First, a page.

Imagine six athletes riding bareback around a half-mile track at full speed, then jumping off, mounting a second horse, flying around the course, changing horses again and then rounding the track one more time.
It’s called Indian relay horse racing, and this summer it’s coming to the Remington Ranch in the Eau Claire County town of Union.
“The races are popular because they are so extreme,” said Marcus Red Thunder, race director for Extreme Thunder USA.
Billed as America’s oldest extreme sport, Indian relay horse racing is built around incredible horses, skilled riders and team members from Native American nations in the United States and Canada.
Indian relay horse racing involves a team of four: the rider, catcher, setup man and back holder.
Riders are fearless, agile athletes with amazing balance, stamina and strength, according to event organizers. They make three laps around the track, jumping off one horse and onto a new, fresh animal after each lap. This exchange is known as the “storm.”
Risking being run over by the incoming horse, the catcher waves down the rider as he gallops in for the exchange and catches the horse as the rider dismounts, sometimes having to use his body to stop a half-ton animal.
The setup man must keep the fresh horse calm and hold the animal until the rider mounts. This position requires split-second timing and skill at positioning the exchange horse so that the rider can have a clean setup and jump onto the horse.
The back holder, with a calm spirit and soothing words, keeps the third horse calm through the “storm” and then hands the animal over to the setup man.
Both fans of Indian relay horse racing, Larry Barr, who produces and builds music festivals, and Red Thunder, a native adviser for different tribes, decided to partner to bring a relay to Wisconsin.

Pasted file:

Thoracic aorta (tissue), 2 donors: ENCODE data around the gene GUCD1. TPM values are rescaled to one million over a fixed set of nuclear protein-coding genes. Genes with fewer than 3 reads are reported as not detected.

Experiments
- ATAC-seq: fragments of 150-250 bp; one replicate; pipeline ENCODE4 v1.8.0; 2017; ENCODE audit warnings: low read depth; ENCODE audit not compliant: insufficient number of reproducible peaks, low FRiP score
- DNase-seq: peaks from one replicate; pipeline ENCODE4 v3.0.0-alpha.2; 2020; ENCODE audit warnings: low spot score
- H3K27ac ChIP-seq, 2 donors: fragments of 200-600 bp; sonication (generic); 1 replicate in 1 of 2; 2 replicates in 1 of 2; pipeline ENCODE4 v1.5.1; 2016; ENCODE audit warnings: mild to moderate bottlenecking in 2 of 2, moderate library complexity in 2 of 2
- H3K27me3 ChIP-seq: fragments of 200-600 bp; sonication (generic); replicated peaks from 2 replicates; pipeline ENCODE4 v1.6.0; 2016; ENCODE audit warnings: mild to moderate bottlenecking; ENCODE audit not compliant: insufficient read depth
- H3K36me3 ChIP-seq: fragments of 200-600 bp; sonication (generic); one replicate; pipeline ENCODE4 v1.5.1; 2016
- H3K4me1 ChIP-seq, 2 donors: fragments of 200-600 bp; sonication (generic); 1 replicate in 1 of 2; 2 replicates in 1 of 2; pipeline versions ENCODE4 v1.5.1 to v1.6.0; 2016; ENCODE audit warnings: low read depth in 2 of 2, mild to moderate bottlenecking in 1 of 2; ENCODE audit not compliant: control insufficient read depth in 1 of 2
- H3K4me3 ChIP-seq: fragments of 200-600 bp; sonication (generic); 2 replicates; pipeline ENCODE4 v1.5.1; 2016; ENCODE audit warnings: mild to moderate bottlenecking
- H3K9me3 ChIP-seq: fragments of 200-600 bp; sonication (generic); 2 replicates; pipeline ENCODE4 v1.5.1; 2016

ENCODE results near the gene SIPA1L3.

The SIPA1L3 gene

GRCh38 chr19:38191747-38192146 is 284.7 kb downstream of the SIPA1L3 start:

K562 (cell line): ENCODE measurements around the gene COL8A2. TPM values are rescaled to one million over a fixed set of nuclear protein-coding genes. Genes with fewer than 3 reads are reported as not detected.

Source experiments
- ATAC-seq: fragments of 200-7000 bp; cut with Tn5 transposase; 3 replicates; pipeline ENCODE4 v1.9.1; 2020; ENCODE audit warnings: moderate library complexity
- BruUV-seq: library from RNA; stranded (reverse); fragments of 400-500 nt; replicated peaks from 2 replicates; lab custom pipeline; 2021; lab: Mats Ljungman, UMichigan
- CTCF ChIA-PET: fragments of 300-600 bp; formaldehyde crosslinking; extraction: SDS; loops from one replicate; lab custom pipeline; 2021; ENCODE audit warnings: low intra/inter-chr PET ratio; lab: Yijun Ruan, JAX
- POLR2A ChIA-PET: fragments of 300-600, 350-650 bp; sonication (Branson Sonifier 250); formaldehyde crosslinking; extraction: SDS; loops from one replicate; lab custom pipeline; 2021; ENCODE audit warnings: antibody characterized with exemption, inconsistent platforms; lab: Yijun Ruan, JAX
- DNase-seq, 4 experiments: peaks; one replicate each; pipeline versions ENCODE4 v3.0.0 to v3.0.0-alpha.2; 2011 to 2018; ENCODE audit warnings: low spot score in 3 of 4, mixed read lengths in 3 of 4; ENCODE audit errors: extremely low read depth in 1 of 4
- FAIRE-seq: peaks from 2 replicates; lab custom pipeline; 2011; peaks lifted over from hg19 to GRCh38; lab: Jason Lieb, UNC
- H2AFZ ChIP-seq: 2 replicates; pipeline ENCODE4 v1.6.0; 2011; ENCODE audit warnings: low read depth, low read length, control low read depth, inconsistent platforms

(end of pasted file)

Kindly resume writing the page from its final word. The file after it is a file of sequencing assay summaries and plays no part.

“I think after people see it, it’s going to be the talk of the town,” Barr said. “It was something I thought was exciting enough to bring to Eau Claire.”
Extreme Thunder USA is inviting 48 Native American teams from around the United States and Canada to compete for $250,000 in prize money, said Red Thunder, who lives in Montana.
The event will kick off with Wednesday Family Fun Night from 4 to 8 p.m. Aug. 21. This isn’t a race day.
Eight races are planned from 6 to 9 p.m. Thursday, Aug. 22, to Saturday, Aug. 24, according to Extreme Thunder USA materials, with women’s and kids’ races planned between the fourth and fifth races of the day.
Indian relay horse racing “is the only extreme sport that involves the whole family,” Red Thunder said, noting teams consist of grandparents, parents, children and other family members.
In addition to racing, the event will include Native American music, dance and storytelling, arts and crafts and tours of a Native American village and teepees.
“It’s a perfect venue to teach our people and others that our culture is still alive, still going and still strong,” said Red Thunder, who is Ojibwe and Cree.
This spring, construction on the event site is set to begin at the Remington Ranch, owned by Bruce and Karen Remington and located about three miles from Country Jam.
No other event has a half-mile race track built specifically for Indian relay horse racing, Red Thunder said. The site outside of Eau Claire “is a first of its kind.”
The event is expected to draw 500 to 2,000 people on Aug. 21; 1,000 to 2,000, Aug. 22; 2,000 to 4,000, Aug. 23; and 3,000 to 5,000, Aug. 24, according to materials provided to Eau Claire County.
“It’s going to be something different,” said Bruce Remington, who has shared the coming event with people he knows. “The people who have heard about it are excited … .”